In a message dated 7/31/2004 9:11:29 PM Eastern Daylight Time, firstname.lastname@example.org writes:
<< I'm not positive, but I believe these are essentially the same as Bill Shook's later American Classic hubs. I think the earliest versions of these were turned from 6061 aluminum, which isn't very corrosion resistant, and then powder-coated in colors. There may have been a lot of variation in the powder-coating process. I've seen some that have aged very well, and some that had a lot of flaking of the coating at the spoke holes. These then tend to corrode a lot, which weakens the flanges. The durability generally seemed to be good, but at the time spoke tensions were generally lower, wheels were 32' or 36', and usually 3x. Later hub versions I think were of 2000 series, then 7000 series. Even though these alloys are stronger, there were more flanges failures (as most all of the OT boutique hubs of the 90's had). >>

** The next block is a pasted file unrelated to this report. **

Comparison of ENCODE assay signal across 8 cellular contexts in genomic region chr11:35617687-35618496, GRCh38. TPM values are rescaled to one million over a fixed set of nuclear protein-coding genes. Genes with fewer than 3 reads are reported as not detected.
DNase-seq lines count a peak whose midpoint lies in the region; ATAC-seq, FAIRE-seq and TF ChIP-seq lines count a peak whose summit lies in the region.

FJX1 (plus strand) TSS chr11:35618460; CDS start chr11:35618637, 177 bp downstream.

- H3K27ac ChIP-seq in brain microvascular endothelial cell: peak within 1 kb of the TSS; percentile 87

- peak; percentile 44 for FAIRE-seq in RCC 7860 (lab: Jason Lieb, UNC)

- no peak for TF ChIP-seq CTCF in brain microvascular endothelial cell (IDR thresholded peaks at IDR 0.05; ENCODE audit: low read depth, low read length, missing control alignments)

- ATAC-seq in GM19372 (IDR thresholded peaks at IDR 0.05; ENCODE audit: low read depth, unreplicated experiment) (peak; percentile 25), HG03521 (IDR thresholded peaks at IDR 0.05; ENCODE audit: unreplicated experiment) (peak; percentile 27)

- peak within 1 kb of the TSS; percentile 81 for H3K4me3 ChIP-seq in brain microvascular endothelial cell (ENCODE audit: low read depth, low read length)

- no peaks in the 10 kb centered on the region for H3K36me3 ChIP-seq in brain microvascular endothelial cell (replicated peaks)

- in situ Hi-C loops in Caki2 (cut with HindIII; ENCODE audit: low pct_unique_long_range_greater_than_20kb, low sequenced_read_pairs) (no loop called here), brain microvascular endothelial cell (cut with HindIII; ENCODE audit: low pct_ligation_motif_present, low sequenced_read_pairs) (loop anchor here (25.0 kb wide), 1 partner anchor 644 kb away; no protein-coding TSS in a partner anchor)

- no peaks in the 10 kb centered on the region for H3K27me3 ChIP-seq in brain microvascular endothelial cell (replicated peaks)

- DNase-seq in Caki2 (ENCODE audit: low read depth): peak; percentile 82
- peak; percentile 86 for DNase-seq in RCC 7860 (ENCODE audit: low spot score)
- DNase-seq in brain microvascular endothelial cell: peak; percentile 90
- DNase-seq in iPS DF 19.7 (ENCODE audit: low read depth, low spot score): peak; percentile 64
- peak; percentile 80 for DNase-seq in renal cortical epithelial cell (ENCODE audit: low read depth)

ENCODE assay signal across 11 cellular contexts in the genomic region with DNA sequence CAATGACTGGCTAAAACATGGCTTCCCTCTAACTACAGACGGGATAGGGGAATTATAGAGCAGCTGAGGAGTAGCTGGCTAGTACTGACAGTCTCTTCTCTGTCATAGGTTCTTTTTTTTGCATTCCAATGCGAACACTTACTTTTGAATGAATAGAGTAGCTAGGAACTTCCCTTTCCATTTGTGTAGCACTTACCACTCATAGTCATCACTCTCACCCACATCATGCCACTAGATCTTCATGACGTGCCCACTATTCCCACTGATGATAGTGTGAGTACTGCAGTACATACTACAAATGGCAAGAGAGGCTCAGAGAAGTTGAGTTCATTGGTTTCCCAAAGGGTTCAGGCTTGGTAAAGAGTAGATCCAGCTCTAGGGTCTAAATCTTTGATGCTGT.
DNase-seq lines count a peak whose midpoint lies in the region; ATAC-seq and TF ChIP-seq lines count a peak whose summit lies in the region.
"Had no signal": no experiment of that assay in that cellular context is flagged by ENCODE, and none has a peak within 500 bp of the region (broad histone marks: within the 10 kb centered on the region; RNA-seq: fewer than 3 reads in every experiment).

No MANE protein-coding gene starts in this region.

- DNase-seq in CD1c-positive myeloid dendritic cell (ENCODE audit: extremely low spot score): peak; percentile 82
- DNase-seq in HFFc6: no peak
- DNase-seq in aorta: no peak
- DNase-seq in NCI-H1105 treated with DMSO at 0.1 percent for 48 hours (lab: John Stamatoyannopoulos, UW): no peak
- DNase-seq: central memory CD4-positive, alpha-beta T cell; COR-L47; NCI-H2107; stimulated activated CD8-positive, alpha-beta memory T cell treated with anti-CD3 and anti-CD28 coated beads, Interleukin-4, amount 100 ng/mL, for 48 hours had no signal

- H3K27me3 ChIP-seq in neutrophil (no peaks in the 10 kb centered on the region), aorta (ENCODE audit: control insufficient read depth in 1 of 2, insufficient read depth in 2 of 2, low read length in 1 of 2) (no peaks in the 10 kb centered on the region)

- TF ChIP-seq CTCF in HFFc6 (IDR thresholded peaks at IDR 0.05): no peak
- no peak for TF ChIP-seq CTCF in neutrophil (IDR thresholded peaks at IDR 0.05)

Jon and all:
Unlike some of you whipper snappers (ahem) I was around and actively in da business in those days and I am 99.78% sure that Weyless were first and forever highly polished raw aluminum finish. No anodizing nor powder coating. I am sure that Bill Shook was the initial designer too but they were not labeled as such. Bullseye, maybe American Classic & others may have been powder coated but never Weyless. I couldn't speak to the alloy used but a few hubs did crack at the flanges, separating in the space between spoke holes and outer edges.. But many lasted until today and were very reliable in general. The quick release was also very unique and distinctive, with tubular aluminum loops for levers. Like many sealed bearing hubs, there was a discernible play out at the rim in built up wheels. "Racers slack"?